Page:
Susan Moore Johnson is the Pforzheimer Professor of Teaching and Learning at the Harvard Graduate School of Education, where she served as academic dean from 1993 to 1999. Dr. Johnson’s research and teaching address teacher policy, organizational change, and administrative practice. A former high school teacher and administrator, Dr. Johnson also has a continuing research interest in the work of teachers and the reform of schools. She has studied the leadership of superintendents; the effects of collective bargaining on schools, the use of incentive pay plans for teachers, and the school as a context for teachers’ work. Currently, she and a group of advanced doctoral students are engaged in a multiyear research study, The Project on the Next Generation of Teachers, which examines how best to recruit, support, and retain a strong teaching forces in the next decade. Her books include Teacher Unions and Schools (1984), Teachers at Work (1990), Leading to Change the Challenge of the New Superintendency (1996), and Finders and Keepers: Helping New Teachers Survive and Thrive in Our Schools (2004).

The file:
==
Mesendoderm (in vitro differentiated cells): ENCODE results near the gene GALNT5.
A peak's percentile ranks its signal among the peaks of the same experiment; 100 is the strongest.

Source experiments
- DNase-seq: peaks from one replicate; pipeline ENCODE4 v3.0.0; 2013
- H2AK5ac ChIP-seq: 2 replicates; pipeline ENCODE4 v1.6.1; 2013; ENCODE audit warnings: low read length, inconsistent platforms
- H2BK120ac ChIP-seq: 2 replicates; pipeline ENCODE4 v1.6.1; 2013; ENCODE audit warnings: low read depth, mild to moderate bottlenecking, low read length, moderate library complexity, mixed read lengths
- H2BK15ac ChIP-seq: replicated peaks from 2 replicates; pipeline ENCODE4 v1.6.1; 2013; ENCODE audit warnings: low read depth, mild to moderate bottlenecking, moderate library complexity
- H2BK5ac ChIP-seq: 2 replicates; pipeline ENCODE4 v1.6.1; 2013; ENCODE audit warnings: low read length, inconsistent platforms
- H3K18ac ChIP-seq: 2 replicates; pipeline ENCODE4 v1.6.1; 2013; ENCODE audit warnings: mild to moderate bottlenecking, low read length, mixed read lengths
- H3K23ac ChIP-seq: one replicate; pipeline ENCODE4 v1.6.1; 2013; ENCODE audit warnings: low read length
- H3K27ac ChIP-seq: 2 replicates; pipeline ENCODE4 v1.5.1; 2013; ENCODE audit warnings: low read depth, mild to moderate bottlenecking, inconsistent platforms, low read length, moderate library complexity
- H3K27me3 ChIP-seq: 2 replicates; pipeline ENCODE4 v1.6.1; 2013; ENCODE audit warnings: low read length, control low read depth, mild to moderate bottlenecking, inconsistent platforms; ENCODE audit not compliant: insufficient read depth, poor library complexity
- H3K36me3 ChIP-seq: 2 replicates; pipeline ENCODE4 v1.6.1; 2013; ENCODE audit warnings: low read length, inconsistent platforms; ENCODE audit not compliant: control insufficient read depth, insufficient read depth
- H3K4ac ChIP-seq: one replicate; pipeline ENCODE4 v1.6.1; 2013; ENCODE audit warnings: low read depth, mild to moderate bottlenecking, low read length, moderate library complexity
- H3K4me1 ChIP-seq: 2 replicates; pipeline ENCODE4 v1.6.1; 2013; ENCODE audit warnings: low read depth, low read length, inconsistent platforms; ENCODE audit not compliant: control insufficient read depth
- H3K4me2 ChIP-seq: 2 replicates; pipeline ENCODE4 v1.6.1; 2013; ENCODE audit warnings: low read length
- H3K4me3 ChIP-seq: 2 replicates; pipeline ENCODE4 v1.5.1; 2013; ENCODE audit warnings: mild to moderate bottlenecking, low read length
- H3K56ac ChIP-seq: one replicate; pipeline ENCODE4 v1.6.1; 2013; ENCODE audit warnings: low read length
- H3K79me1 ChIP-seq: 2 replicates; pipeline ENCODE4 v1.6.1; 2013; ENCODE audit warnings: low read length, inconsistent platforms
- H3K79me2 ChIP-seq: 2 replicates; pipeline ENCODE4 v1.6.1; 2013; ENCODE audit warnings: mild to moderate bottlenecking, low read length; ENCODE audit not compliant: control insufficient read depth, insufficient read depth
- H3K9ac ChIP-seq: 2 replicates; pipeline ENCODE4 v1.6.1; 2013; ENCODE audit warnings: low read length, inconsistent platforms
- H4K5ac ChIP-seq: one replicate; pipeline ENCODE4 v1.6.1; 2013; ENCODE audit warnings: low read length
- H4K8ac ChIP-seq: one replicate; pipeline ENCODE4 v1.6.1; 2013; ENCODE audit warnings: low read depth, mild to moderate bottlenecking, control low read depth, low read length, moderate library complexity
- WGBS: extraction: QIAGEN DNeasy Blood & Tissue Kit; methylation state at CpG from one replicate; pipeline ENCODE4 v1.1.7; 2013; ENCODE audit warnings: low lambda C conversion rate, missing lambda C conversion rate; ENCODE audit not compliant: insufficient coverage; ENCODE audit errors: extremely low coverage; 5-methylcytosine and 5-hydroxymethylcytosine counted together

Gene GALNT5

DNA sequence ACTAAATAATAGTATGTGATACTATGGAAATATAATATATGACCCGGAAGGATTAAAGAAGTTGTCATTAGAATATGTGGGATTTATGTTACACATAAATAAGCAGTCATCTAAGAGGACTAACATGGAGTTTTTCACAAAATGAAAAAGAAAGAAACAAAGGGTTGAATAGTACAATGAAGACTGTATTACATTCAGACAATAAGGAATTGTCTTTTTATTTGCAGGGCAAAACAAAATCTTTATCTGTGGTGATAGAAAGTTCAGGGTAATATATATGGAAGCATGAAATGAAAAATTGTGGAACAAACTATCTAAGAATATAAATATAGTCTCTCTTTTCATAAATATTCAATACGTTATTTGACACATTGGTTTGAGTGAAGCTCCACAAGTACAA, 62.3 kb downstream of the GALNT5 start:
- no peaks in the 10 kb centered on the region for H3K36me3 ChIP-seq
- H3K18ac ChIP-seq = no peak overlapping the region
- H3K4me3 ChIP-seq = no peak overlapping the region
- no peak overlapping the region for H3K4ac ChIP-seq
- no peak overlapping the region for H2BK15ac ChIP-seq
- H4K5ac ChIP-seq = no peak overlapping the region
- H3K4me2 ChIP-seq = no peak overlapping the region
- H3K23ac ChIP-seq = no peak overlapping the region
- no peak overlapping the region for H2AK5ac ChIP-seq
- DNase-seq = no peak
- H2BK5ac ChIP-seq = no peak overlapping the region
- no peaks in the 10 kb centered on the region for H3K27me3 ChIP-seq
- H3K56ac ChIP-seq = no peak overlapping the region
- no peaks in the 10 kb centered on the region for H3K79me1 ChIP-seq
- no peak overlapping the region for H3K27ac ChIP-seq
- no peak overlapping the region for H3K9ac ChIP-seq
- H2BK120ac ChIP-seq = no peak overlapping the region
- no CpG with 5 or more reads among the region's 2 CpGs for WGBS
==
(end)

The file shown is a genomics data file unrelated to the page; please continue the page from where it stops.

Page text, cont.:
Frank B. Murray is the current president of the Teacher Education Accreditation Council. He is a former dean of the College of Education and is currently H. Rodney Sharp Professor in the School of Education and the Department of Psychology at the University of Delaware. He earned his BA degree from St. John's College in Annapolis, Maryland in 1960 and his masters and doctoral degrees from the Johns Hopkins University in Baltimore. He is a fellow in the American Psychological Association in the division of Developmental Psychology and the division of Educational Psychology, and was president of the Jean Piaget Society. He has been an active researcher, publishing over 100 articles and chapters in psychology and education, and has served on the editorial boards of the principal journals in his field. Murray was appointed president of the Teacher Education Accreditation Council in July of 1998.